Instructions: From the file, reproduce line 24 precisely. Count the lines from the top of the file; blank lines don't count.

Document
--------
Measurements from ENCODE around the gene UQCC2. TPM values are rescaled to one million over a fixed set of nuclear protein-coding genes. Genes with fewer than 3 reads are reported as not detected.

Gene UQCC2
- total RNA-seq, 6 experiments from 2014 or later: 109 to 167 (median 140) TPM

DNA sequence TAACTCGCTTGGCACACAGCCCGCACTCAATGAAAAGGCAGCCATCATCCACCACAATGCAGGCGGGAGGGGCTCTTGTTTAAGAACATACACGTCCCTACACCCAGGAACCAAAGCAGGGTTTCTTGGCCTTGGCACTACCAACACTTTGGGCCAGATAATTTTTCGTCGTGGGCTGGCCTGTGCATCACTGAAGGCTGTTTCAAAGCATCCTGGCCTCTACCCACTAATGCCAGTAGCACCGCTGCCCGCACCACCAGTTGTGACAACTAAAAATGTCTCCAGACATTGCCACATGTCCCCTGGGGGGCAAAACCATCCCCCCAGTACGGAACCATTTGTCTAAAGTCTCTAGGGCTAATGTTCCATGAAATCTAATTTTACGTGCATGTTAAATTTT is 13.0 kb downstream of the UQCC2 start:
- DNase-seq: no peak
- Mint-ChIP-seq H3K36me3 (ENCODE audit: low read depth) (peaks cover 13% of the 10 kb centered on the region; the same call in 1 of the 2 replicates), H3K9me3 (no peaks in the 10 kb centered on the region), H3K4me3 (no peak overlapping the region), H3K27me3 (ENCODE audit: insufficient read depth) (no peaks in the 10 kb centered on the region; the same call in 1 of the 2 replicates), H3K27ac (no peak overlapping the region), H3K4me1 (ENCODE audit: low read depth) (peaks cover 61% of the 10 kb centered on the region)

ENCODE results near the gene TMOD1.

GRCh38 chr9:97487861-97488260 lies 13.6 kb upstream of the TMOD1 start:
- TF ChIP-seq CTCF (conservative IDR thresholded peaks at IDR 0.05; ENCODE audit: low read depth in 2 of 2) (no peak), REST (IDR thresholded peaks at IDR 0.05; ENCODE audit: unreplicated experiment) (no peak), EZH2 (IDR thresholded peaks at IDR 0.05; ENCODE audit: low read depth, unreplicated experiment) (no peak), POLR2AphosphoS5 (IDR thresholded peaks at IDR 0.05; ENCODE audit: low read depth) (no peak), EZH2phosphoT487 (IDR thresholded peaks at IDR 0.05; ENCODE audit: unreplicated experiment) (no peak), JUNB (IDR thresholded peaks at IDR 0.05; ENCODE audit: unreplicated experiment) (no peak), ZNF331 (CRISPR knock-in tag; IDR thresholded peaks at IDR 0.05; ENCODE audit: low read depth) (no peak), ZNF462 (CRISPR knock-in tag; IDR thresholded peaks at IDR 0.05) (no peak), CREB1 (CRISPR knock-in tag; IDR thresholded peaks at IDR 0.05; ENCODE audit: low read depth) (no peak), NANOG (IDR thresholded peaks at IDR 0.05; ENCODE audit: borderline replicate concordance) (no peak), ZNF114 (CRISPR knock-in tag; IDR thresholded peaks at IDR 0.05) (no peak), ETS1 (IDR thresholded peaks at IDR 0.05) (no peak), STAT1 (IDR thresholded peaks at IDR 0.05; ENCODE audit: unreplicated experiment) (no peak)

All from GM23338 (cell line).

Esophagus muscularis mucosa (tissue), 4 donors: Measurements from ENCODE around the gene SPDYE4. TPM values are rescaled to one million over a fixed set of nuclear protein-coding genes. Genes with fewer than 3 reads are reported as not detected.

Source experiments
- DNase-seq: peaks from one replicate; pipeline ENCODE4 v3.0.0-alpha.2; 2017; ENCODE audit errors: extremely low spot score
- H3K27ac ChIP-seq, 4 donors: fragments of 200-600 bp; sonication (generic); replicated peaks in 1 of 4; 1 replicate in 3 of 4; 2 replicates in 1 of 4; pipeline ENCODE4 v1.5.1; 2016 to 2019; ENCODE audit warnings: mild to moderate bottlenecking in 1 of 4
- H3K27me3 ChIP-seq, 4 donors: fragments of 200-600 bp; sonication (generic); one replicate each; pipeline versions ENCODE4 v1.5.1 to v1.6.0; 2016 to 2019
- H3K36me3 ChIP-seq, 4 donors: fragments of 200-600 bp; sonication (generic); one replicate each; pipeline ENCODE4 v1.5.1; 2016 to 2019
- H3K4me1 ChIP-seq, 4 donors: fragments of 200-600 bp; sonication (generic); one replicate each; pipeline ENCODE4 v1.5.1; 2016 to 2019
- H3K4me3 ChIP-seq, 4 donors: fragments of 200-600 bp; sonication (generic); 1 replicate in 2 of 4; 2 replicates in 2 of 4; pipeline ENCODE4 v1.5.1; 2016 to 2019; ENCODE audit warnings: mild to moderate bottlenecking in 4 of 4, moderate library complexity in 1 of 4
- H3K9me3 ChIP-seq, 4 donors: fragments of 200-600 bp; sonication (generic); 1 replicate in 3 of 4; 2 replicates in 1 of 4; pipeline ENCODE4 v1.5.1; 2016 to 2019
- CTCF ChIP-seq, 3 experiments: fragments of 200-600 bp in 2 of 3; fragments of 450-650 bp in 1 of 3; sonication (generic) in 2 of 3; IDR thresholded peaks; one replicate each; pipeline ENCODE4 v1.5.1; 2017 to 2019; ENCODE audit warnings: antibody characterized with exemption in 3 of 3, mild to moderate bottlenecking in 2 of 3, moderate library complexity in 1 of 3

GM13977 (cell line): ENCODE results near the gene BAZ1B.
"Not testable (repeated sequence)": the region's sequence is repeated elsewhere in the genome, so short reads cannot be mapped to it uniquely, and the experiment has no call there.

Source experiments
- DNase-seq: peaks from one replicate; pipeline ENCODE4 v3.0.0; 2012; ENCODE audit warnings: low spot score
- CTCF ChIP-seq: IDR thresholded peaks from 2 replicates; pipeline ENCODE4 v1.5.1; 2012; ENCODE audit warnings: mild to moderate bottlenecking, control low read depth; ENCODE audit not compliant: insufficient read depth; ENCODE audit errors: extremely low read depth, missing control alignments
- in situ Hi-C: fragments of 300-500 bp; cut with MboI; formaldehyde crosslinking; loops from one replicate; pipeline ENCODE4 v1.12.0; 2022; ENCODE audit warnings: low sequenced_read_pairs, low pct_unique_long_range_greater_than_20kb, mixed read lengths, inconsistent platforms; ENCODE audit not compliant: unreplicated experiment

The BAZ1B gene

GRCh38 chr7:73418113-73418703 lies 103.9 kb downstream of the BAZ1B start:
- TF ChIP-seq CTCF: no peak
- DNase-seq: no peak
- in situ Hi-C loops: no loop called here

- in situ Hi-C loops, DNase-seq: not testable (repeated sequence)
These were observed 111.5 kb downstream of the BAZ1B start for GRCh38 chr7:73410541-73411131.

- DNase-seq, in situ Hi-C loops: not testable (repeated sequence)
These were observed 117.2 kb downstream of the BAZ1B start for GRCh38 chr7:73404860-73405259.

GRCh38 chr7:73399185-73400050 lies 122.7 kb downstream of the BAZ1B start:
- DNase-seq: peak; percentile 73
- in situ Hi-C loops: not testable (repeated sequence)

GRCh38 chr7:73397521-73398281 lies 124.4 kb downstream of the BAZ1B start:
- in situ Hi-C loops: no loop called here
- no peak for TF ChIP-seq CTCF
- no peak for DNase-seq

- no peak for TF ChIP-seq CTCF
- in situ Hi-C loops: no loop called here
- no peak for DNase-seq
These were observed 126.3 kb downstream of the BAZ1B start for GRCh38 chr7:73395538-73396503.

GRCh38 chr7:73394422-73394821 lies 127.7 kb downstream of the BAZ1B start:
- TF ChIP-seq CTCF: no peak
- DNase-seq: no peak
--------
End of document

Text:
- DNase-seq: peaks from one replicate; pipeline ENCODE4 v3.0.0; 2012; ENCODE audit warnings: low spot score